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Editorial: Palestine, peace and the global rise of the right

ANOTHER day of deadly air raids over Gaza shows we cannot let up on maximising pressure for an end to Israel’s assault on the territory.

Nor can we allow justified anger at anti-semitic obscenities shouted by racists in north London to divide the peace movement for a moment. No such abuse would have been tolerated on Saturday’s demonstration.

As Knesset member Ayman Odeh, leader of the communist-led Hadash coalition, told a joint Jewish and Arab demonstration in Tel Aviv this weekend: “The struggle is not of one people against another, nor of one religion against another. This struggle is a political one, between those who want occupation and supremacy and those who want peace and equality.”

The stakes within Israel are high, and the radicalisation of the extreme right has been abetted at every stage by Prime Minister Benjamin Netanyahu. It is the natural accompaniment to accelerated colonisation of Palestinian territory in the West Bank.

The direct victims are the Palestinians. But it also means an authoritarian shift which restricts the freedom of all Israelis. The activity of NGOs and peace groups in Israel has been curtailed by successive governments.

This process has ominous similarities to the advance of authoritarian and racist politics elsewhere. Last week Ami Ayalon, a former director of Israel’s security agency Shin Bet said that “we are not far from … not a civil war, but a level of violence I don’t know if we can control.”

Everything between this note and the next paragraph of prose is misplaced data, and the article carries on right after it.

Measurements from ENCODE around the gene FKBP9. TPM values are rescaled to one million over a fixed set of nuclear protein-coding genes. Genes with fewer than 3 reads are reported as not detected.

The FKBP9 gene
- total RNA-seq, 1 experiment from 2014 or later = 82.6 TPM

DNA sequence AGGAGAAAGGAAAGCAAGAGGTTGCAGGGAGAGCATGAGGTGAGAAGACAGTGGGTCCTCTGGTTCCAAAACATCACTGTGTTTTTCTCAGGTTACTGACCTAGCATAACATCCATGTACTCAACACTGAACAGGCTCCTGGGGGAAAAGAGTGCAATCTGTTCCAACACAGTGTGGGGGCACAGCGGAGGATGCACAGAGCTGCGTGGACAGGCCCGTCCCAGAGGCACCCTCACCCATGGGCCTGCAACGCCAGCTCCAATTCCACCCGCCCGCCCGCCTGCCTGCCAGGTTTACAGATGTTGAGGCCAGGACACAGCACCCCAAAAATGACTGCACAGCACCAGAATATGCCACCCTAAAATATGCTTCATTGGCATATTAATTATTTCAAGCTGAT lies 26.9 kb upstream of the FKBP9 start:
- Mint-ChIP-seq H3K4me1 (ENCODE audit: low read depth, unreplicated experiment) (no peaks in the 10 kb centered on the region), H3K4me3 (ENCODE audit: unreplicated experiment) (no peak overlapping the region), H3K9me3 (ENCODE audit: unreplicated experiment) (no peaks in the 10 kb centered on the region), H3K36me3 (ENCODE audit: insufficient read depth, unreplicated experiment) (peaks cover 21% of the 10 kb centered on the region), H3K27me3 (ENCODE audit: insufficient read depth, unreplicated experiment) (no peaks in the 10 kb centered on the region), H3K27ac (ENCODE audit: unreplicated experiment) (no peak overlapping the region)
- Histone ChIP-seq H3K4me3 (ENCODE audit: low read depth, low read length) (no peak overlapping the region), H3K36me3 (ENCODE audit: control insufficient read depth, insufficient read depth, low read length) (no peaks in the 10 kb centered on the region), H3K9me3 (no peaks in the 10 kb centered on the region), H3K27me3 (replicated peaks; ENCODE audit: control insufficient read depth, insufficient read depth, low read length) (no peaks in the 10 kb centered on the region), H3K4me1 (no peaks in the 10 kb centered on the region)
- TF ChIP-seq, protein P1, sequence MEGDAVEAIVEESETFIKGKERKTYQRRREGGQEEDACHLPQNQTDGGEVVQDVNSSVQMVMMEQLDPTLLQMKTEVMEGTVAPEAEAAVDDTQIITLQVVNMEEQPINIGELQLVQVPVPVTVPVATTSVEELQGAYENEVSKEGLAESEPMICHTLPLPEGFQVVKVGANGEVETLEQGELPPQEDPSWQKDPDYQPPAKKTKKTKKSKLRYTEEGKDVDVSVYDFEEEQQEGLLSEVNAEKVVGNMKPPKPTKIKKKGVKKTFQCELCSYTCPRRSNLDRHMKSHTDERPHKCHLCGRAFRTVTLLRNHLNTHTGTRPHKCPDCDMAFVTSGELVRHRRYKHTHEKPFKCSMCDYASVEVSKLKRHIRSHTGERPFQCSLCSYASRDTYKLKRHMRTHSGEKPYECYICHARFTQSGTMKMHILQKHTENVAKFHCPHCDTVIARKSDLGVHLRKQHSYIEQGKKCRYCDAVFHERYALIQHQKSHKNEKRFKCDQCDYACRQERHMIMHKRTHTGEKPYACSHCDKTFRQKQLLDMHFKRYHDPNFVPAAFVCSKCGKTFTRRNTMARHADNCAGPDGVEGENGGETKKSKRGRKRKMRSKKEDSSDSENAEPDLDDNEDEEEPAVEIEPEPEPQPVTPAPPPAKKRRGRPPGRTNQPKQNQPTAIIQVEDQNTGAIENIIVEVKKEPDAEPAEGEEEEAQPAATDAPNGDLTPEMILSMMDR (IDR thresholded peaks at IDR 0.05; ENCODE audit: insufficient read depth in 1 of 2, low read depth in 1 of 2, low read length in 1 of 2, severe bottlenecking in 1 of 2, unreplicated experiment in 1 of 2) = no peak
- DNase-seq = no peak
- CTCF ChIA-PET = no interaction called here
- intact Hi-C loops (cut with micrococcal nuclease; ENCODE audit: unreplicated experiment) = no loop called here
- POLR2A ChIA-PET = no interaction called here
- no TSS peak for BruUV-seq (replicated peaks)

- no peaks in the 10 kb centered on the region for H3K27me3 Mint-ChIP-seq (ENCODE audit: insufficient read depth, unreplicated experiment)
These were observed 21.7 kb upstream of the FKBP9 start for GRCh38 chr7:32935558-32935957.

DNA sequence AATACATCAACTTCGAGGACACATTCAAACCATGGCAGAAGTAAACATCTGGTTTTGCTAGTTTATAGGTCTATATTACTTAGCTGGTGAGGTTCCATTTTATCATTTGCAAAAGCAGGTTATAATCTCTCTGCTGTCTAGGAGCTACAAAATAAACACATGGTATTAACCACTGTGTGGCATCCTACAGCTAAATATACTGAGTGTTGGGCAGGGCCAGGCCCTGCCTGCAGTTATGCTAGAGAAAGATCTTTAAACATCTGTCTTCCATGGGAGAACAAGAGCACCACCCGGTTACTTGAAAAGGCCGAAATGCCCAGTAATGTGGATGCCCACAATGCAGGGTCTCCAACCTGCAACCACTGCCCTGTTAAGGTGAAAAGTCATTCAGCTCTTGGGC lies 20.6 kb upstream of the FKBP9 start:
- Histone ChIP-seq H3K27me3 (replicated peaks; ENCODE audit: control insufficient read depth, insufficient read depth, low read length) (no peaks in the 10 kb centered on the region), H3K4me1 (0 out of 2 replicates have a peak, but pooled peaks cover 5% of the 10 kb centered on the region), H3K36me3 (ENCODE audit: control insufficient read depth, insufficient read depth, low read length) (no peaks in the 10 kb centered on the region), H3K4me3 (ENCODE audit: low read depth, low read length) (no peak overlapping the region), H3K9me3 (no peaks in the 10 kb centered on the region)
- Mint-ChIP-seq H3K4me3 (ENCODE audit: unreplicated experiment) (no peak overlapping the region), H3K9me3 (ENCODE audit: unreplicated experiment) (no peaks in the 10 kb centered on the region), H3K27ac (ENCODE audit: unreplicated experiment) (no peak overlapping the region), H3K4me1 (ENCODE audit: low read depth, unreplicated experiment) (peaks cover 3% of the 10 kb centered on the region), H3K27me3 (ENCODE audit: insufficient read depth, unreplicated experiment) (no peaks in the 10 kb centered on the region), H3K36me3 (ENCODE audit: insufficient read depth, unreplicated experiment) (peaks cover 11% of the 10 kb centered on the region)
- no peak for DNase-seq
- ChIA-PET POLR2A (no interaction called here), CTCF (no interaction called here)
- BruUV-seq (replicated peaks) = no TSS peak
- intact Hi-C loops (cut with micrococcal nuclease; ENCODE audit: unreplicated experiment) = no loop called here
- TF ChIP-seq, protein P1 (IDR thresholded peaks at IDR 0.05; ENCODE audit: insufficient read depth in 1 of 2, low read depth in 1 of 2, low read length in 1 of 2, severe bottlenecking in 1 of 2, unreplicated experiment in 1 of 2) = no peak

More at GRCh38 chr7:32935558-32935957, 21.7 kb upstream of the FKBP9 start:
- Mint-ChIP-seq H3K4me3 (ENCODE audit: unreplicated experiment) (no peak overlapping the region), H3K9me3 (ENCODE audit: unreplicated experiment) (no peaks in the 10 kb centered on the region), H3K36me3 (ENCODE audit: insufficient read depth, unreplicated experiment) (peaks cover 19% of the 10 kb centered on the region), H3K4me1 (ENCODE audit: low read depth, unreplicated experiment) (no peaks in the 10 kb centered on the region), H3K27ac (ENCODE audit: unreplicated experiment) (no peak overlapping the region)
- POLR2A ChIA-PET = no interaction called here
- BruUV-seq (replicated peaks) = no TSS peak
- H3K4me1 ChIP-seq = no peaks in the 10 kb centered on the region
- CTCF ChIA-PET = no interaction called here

Ayalon’s use of the term “civil war,” even to reject it, is noteworthy. The term has cropped up closer to home in recent weeks, as first retired French generals, then serving soldiers claimed the country was headed for a civil war against Muslims in letters to the press. 

“The hour is grave, France is in peril,” the generals stated. The later letter raised the age-old fascist trope of brave soldiers let down by cowardly politicians: French troops deployed to the US-led “war on terror” from Afghanistan to Mali “gave their skin to destroy the Islamism to which you are giving concessions on our soil.”

The French government condemned the letters. But the episode is a dramatic example of the way mainstream accommodation of the far right simply empowers it. 

President Emmanuel Macron has intensified the stigmatisation of French Muslims with his racist “separatism law.” This has not satisfied the right but egged it on. 

Now former Brexit negotiator Michel Barnier, eyeing a presidential run next year, talks of a total suspension of immigration from outside the EU for “three to five years,” including a ban on family reunions, calling immigration a driver of terrorism. 

EU supporters who depicted Barnier as the embodiment of progress and reason when he crossed swords with Boris Johnson may be shocked to find him to the right of Priti Patel on immigration. But the main beneficiary of the march rightwards has so far been the fascist Marine Le Pen (who praised the soldiers’ incendiary letters).

These parallels explain much of the “official” European reaction to the current war. 

Flying the Israeli flag from government buildings in Vienna and Prague as the bombs rain on Gaza has as much to do with Islamophobic domestic politics as foreign policy. So does the decision to ban Palestine solidarity protests in France.

Britain is not there yet. But the government is pursuing sweeping new police powers over protest that will make banning the likes of Saturday’s demos far easier. It is overhauling the asylum system in a declaration of war against refugees. 

The outpouring of solidarity with Palestine is a movement of the left — it was even described as the “Corbynification” of the left in the Daily Telegraph. 

It cannot be reduced to a matter of ethnic, religious or cultural conflict, as Odeh emphasised in Tel Aviv. 

It is about peace. And it is about resisting the authoritarian rightward advance in British and European politics.


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